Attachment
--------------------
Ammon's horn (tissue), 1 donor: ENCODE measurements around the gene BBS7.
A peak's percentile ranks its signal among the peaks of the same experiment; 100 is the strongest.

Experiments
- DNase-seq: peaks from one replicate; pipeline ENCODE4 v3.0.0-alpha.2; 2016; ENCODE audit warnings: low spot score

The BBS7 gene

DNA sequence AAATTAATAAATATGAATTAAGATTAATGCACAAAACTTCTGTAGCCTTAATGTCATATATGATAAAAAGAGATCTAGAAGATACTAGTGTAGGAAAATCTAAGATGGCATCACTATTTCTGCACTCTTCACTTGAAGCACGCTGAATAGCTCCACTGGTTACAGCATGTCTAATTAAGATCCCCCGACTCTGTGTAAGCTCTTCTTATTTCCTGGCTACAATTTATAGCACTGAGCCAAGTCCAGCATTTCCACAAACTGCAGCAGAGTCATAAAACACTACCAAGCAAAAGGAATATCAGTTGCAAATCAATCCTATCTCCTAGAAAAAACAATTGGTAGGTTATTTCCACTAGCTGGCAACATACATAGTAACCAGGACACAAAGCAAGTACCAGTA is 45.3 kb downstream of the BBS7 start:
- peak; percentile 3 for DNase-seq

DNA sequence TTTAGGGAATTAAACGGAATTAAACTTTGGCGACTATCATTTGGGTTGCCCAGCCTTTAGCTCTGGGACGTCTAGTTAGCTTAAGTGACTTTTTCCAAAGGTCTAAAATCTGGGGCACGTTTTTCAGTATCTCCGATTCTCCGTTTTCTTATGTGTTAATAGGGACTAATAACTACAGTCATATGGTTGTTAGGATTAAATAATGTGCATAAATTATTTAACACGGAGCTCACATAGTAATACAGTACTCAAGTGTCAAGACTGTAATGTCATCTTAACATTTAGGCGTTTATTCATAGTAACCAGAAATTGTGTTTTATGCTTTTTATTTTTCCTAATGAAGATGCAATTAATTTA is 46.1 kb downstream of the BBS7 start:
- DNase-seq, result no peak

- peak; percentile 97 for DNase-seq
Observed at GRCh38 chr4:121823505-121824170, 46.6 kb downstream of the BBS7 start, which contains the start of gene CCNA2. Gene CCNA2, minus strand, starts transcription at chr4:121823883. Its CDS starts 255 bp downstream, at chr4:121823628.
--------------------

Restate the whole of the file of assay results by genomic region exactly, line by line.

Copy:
Ammon's horn (tissue), 1 donor: ENCODE measurements around the gene BBS7.
A peak's percentile ranks its signal among the peaks of the same experiment; 100 is the strongest.

Experiments
- DNase-seq: peaks from one replicate; pipeline ENCODE4 v3.0.0-alpha.2; 2016; ENCODE audit warnings: low spot score

The BBS7 gene

DNA sequence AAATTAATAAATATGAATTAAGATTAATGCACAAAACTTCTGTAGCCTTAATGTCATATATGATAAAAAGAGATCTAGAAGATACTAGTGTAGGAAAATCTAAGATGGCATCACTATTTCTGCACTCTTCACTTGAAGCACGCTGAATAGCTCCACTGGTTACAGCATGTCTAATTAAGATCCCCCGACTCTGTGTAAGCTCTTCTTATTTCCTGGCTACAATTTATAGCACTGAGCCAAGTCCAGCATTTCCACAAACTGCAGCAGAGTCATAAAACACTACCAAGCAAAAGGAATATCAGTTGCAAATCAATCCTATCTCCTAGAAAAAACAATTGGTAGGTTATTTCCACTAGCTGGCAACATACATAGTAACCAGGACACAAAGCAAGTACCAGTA is 45.3 kb downstream of the BBS7 start:
- peak; percentile 3 for DNase-seq

DNA sequence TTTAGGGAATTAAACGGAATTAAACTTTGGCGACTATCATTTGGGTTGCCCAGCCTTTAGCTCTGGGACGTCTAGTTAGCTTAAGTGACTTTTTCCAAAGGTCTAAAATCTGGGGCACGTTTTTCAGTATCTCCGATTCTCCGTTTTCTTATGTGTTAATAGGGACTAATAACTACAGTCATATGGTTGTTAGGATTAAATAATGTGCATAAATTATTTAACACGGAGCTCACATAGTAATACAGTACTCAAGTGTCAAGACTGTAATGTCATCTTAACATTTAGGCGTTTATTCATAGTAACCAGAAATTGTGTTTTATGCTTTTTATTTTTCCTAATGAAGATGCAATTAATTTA is 46.1 kb downstream of the BBS7 start:
- DNase-seq, result no peak

- peak; percentile 97 for DNase-seq
Observed at GRCh38 chr4:121823505-121824170, 46.6 kb downstream of the BBS7 start, which contains the start of gene CCNA2. Gene CCNA2, minus strand, starts transcription at chr4:121823883. Its CDS starts 255 bp downstream, at chr4:121823628.